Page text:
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The Highs and Lows of Tournament Chess

A friend recently made fun of me for the stance I take when in deep concentration at the board. In a difficult position, I'll block my ears with my thumbs, wrap my hands around my forehead (like a visor), and block out everything except the board.

Tournament Chess is one of the few activities in my life where I achieve flow. You sit down at the board, and for the 2-4 hours of the game, everything else melts away. You wake up to the world after the game feeling good, realising how immersed you've been, and wish you could have that same concentration in every part of your life.

If someone had tried to convince me that tournament chess could be “exhilarating” before I'd tried it, I'd have laughed hysterically and suggested they get out more. After a few years of competitive play, I'd liken the thumping I feel in my chest when getting on top of a good player to the feeling I got coming onto a football pitch as a young semi-professional player.

Ironically, chess isn't much more than a hobby to me, but the challenge of putting your mind and will to the test, and holding steady for the time required brings on strong emotions nonetheless. I'll never forget the times when after 4 hours of deep concentration one sloppy move lost the game instantly. I'll also remember the times when I managed to get the job done and pull off an upset. After a while in the game I realise I'm in that phase that most chess players find themselves in: able to play and appreciate good games, and also able to play horrendous ones.

For other players I imagine it's much the same. I've seen people sink their head into their hands and go red as a tomato after playing a move that throws the game away, and I've also seen someone do a running knee slide in celebration of a win.

Two examples of what I mean by highs and lows:

In August 2012 I was playing round 1 of the MCC Open against Malcolm Pyke, an MCC veteran who has held a ~2150 rating for as long as I've known him. After 16 moves I'd achieved the following position, where white is winning the black Queen on a5 as a conclusion to the attack.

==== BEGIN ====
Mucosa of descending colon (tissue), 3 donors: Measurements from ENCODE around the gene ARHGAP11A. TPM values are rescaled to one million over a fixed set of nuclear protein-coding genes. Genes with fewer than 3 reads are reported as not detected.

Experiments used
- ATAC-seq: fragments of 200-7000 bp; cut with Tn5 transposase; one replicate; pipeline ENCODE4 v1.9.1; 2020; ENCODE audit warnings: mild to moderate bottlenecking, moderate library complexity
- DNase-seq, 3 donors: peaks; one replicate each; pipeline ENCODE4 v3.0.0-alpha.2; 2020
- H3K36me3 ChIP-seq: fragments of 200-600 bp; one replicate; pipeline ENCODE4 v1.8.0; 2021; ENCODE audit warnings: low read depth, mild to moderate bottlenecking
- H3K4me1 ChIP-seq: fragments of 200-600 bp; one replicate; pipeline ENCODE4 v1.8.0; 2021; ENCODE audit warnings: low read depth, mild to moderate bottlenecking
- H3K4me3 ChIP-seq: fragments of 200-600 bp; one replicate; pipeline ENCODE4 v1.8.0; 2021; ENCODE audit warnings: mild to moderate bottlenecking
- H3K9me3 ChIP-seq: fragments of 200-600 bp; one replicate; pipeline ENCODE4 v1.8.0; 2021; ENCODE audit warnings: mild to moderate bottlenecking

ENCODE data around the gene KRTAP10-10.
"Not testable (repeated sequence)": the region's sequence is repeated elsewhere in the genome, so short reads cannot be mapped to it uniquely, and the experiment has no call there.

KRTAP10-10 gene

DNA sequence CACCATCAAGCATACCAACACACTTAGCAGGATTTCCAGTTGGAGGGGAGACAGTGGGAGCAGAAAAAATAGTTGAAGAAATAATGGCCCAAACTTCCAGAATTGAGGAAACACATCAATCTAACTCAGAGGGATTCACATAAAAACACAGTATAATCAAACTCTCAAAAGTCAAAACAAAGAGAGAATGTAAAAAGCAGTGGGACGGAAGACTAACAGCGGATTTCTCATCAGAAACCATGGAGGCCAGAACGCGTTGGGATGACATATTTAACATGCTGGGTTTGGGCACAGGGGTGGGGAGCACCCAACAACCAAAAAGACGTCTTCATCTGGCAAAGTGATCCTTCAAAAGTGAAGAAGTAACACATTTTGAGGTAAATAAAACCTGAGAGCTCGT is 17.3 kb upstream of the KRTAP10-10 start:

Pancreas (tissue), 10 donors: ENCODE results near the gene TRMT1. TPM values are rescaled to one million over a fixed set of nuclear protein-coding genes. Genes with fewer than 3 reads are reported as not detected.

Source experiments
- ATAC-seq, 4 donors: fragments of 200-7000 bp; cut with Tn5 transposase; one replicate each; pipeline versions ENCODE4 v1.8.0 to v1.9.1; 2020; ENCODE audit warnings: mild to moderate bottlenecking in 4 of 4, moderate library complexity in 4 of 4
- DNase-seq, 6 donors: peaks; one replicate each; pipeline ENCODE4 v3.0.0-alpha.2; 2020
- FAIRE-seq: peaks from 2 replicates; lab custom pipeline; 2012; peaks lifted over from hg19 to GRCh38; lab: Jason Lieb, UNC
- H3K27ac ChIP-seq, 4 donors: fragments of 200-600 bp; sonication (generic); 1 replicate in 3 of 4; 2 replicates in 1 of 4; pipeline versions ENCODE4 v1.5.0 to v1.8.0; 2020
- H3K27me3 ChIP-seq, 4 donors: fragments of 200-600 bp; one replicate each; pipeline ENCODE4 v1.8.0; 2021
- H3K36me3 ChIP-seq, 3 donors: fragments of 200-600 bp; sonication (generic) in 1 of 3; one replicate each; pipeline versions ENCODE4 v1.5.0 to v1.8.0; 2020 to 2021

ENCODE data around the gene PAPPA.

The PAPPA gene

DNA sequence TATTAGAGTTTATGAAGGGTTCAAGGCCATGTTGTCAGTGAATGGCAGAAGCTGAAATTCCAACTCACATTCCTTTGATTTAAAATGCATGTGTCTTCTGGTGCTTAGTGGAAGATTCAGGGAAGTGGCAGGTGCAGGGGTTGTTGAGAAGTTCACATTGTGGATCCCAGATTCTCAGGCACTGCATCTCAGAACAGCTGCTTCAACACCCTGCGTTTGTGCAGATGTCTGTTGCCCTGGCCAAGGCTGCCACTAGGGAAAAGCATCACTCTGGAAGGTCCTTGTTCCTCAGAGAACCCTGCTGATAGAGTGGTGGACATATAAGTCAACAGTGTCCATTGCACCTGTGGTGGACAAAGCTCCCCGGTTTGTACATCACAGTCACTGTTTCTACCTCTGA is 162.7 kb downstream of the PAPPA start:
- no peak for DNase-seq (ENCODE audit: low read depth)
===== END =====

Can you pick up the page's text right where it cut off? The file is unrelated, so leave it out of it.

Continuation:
What I loved about this game was that I played an opening I didn't know too much about, and I felt like I was starting to understand chess on a different level: I'd found quality moves in a position I didn't have prior knowledge of and was on the verge of beating a player rated 400+ points above me. 15 moves later, still in control of the game but without much time on the clock, Malcolm played Rd6 check on move 31 (see below) and I made the fatal mistake of playing Ke2 rather than the safer Kc1. A couple of stronger players watching the game dispersed after Bh5+, Kf1, and I realised my immortal game had come to an abrupt and unfortunate end:

That was a low point! I went on to score 3/9 in the event, my worst result in years, and 14 months later I'm still obviously thinking about the game!

Still, it was the start of something. I'd proven to myself that I could “play chess” rather than just memorise openings which is what many players of my rating do. Last month, at the Melbourne Cup Weekender (our strongest tournament of the year) I scored 6/9 and played the best chess of my life, picking up 138 rating points from the tournament and drawing with my first Master level player. The feeling you get from that is one of wanting to get back to the board as quickly as possible: everything is rose-tinted and chess stops being “a vice I spend too much time on” and starts being “a game suitable for scholars, children, gentlemen and women of all kinds”. Here's the crosstable:

1  Li, Zuhao (Luke)            2318 2341 7.5   28:W 38:W  8:D  6:W  7:W  2:W  4:D  5:W  3:D
2  Morris, James               2392 2403 7     58:W 29:W 20:W 13:W  4:W  1:L  5:D  3:D  9:W
3  Jordan, Bill                2242 2229 6.5   40:W 24:W  7:W  4:D  8:W  5:L  6:W  2:D  1:D
4  Goldenberg, Igor            2375 2395 6.5   33:W 21:W  9:W  3:D  2:L 15:W  1:D 14:W  5:D
5  Illingworth, Max            2440 2516 6     31:W 41:W  6:L 26:W 20:W  3:W  2:D  1:L  4:D
6  Stojic, Dusan               2239 2320 6     35:W 23:W  5:W  1:L 16:W 10:W  3:L  9:L 21:W
7  Solomon, Stephen J          2401 2452 6     34:W 26:W  3:L 21:W  1:L 22:D 30:W 13:W 11:D
8  Loh, Zachary                2031 2089 6     36:W 49:W  1:D 15:W  3:L  0:D  0:D 16:D 24:W
9  Puccini, Jack               2046 2004 6     63:W 27:W  4:L 39:W 13:W 14:L 41:W  6:W  2:L
10 Zelesco, Karl               2144 2167 6     12:W 39:W  0:D 11:W  0:D  6:L 13:L 37:W 23:W
11 Lester, George E            2017 2050 6      0:D 54:W 30:W 10:L 23:D 24:W  0:D 18:W  7:D
12 Cavezza, Paul               1701 1560 6     10:L 55:W 21:L 59:W 44:D 29:W 46:W 15:D 20:W



Finishing equal 5th in a field of 64 was a great achievement especially given the company above, and more importantly it felt great to play well. The highs and lows of being part of the chess scene are far more intense than an outsider would believe; the only conclusion we can come to, is that even for hobby players, chess amounts to far more than just a hobby.

By Paul Cavezza
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